Another thing to consider is motion blur.  My parents have a fairly high end Samsung television with the clear motion crap, and my eyes are fast enough that I see every little bit of distortion as it's doing the between frame fakes.  I can give myself a rather impressive headache in not a particularly long time.  If your TN panel has a lower latency it might give you more grief because of that too.

 

The last thing I'd look at is anti-glare, some of these screens add a huge amount of complexity to the image you're seeing by having a highly detailed surface to cut down on glare.  If you're seeing that on top of the picture, it can greatly increase the eye strain over a smoother display.

Ticktoc
Reply #5 Wednesday, June 29, 2016 6:43 AM

I am sensitive to monitors, I can't stand shiny screens so need a good anti-glare layer. I also have to have brightness and contrast down very low, especially on white or pale  backgrounds. I can normally put them up OK in games as they are darker and denser in colour.

Some monitors seem worse than others. There are monitors out there which do get rid of the flicker and have low blue light etc. BenQ have quite a few like that so perhaps worth investigating, I certainly will when I hopefully get a new monitor this year.

anotherside
Reply #6 Wednesday, June 29, 2016 9:41 AM

Thanks for interesting comments.

psychoak

It probably is the PWM. I've got a 2560x1440 Acer K272HUL that I picked up for under three that has no PWM dimming and it's much more comfortable to look at than the PWM dimmed laptop screen next to it, despite the screen being it's equal. My primary at home is a Samsung SA850 with PWM, but it's fast enough that it doesn't bug me much. Some people actually get severe migraines and other neurological impacts from high frequency stuff, and even a good PWM controlled monitor with several hundred cycles per second at a low brightness is still just more of a problem for them.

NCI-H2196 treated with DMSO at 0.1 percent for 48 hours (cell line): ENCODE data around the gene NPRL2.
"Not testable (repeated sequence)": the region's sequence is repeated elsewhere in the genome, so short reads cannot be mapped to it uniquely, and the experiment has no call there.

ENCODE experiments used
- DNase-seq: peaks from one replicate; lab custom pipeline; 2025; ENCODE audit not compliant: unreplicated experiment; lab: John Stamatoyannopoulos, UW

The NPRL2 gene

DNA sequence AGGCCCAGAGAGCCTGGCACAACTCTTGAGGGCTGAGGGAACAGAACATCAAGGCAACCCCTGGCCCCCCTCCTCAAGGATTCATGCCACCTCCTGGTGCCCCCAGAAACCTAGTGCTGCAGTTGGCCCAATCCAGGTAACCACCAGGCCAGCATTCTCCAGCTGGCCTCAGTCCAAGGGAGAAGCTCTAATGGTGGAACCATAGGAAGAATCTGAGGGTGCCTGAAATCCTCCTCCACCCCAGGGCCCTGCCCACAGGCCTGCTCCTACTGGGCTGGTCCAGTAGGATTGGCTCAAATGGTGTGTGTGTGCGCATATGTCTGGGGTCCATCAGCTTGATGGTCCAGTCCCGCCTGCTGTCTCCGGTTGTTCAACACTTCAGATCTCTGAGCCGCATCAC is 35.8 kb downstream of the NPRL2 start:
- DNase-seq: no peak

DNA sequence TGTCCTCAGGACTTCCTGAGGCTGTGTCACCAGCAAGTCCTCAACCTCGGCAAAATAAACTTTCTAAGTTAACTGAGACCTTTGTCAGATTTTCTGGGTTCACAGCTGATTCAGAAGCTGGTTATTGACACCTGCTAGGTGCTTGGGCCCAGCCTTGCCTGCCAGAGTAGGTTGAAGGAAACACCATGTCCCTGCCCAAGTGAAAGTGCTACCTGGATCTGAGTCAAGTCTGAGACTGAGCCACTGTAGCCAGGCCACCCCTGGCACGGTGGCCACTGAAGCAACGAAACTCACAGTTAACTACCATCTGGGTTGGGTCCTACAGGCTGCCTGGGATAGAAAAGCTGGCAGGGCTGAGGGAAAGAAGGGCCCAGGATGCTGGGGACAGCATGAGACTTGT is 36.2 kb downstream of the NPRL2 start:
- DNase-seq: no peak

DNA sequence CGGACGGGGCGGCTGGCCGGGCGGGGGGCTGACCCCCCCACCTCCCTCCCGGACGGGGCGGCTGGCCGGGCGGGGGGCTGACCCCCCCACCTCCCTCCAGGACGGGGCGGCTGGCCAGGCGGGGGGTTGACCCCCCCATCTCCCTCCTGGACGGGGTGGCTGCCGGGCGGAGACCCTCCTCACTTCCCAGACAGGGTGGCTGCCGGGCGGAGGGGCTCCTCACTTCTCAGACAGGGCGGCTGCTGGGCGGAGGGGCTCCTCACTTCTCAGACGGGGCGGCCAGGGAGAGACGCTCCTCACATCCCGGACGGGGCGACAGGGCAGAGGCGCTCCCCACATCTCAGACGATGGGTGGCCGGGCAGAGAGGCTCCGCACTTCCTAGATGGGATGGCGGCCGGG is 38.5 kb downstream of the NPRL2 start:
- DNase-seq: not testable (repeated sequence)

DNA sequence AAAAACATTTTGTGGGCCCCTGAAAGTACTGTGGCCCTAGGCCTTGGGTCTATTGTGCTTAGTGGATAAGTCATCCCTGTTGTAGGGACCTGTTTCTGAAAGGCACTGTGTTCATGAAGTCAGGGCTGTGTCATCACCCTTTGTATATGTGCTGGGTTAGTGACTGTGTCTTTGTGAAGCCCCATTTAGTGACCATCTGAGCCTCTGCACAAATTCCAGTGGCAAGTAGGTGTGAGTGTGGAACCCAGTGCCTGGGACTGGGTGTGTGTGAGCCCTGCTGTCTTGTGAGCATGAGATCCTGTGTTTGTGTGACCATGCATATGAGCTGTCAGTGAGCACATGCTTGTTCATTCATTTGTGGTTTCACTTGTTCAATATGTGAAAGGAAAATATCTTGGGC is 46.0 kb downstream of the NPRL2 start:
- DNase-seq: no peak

I think PWM is a big part of the problem because my eyes seemed to get worse when I lowered the brightness. The PWM fix is normally to raise brightness on the monitor to 100 % and then lower brightness in your graphics control panel. I haven't tried this yet.

I also think IPS panels are problematic for me. I experience them as more vivid than reality. I don't think reality is as colorful as IPS screens. Reality has some "greyness" to it (just like TN panels). I would like to call IPS screens "supernatural". This is of course highly subjective. I don't know what actual measurements say.

One would imagine that it would become easier to buy tech products as technology progresses, but this isn't necessarily true. I am not a big fan of 16:9 aspect ratio for computers either. IPS/LED in 16:9 format seems to be the norm these days.

anotherside
Reply #7 Wednesday, June 29, 2016 10:36 AM

Thecw

It might have nothing to do with any perceptible backlight flicker, contrast, or brightness, but with the colour calibration. When screen colours are 'off' your brain corrects this without you noticing it, but while moving your focal point over the screen it will create increased eye muscle strain.

I liked the colors out of the box. Picture looks impressive (compared to my old TN) but colors still look neutral. It gives a warm picture, but that is what I like. I didn't have colors that looked "off". It was like the screen had been calibrated to my taste.

It's a great display. No dead pixels. No backlight bleeding. Real buttons to navigate the menus. 16:10 aspect ratio. No buzzing. Good build quality. Neutral colors... If only my eyes could handle it... I will try the PWM fix in a week or so.

Actually there is one thing I don't like. Why is it that every monitor has a black bezel? A grey bezel would reduce contrast since picture is normally bright.